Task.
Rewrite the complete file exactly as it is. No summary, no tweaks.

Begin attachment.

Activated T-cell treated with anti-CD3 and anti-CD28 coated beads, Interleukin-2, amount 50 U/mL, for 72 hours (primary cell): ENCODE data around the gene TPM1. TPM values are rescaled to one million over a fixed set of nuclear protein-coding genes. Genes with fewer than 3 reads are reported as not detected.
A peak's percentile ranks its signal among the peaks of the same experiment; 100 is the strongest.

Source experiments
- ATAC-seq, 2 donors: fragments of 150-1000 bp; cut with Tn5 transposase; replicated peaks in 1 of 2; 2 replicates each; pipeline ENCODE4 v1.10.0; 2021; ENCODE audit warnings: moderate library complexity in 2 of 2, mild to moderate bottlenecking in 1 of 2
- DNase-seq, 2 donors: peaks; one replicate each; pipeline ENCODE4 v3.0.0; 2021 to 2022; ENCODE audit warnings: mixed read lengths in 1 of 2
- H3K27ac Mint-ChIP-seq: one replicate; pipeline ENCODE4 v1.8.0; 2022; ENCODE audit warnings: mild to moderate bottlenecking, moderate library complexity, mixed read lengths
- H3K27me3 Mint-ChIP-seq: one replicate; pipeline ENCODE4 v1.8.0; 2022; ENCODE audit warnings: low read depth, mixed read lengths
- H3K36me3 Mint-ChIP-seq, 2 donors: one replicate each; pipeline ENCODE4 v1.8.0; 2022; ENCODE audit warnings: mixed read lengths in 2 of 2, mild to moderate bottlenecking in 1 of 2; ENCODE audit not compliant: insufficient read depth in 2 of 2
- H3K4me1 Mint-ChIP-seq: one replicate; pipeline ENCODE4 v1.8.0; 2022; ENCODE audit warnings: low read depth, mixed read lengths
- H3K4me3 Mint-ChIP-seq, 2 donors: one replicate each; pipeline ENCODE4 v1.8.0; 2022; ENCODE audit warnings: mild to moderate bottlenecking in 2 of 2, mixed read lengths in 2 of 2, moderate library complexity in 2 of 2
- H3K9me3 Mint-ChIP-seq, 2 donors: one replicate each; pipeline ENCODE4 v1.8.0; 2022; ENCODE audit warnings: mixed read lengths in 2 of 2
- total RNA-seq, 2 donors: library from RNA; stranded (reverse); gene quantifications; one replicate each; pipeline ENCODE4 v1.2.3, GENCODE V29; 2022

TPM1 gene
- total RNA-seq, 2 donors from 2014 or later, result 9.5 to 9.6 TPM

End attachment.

Activated T-cell treated with anti-CD3 and anti-CD28 coated beads, Interleukin-2, amount 50 U/mL, for 72 hours (primary cell): ENCODE data around the gene TPM1. TPM values are rescaled to one million over a fixed set of nuclear protein-coding genes. Genes with fewer than 3 reads are reported as not detected.
A peak's percentile ranks its signal among the peaks of the same experiment; 100 is the strongest.

Source experiments
- ATAC-seq, 2 donors: fragments of 150-1000 bp; cut with Tn5 transposase; replicated peaks in 1 of 2; 2 replicates each; pipeline ENCODE4 v1.10.0; 2021; ENCODE audit warnings: moderate library complexity in 2 of 2, mild to moderate bottlenecking in 1 of 2
- DNase-seq, 2 donors: peaks; one replicate each; pipeline ENCODE4 v3.0.0; 2021 to 2022; ENCODE audit warnings: mixed read lengths in 1 of 2
- H3K27ac Mint-ChIP-seq: one replicate; pipeline ENCODE4 v1.8.0; 2022; ENCODE audit warnings: mild to moderate bottlenecking, moderate library complexity, mixed read lengths
- H3K27me3 Mint-ChIP-seq: one replicate; pipeline ENCODE4 v1.8.0; 2022; ENCODE audit warnings: low read depth, mixed read lengths
- H3K36me3 Mint-ChIP-seq, 2 donors: one replicate each; pipeline ENCODE4 v1.8.0; 2022; ENCODE audit warnings: mixed read lengths in 2 of 2, mild to moderate bottlenecking in 1 of 2; ENCODE audit not compliant: insufficient read depth in 2 of 2
- H3K4me1 Mint-ChIP-seq: one replicate; pipeline ENCODE4 v1.8.0; 2022; ENCODE audit warnings: low read depth, mixed read lengths
- H3K4me3 Mint-ChIP-seq, 2 donors: one replicate each; pipeline ENCODE4 v1.8.0; 2022; ENCODE audit warnings: mild to moderate bottlenecking in 2 of 2, mixed read lengths in 2 of 2, moderate library complexity in 2 of 2
- H3K9me3 Mint-ChIP-seq, 2 donors: one replicate each; pipeline ENCODE4 v1.8.0; 2022; ENCODE audit warnings: mixed read lengths in 2 of 2
- total RNA-seq, 2 donors: library from RNA; stranded (reverse); gene quantifications; one replicate each; pipeline ENCODE4 v1.2.3, GENCODE V29; 2022

TPM1 gene
- total RNA-seq, 2 donors from 2014 or later, result 9.5 to 9.6 TPM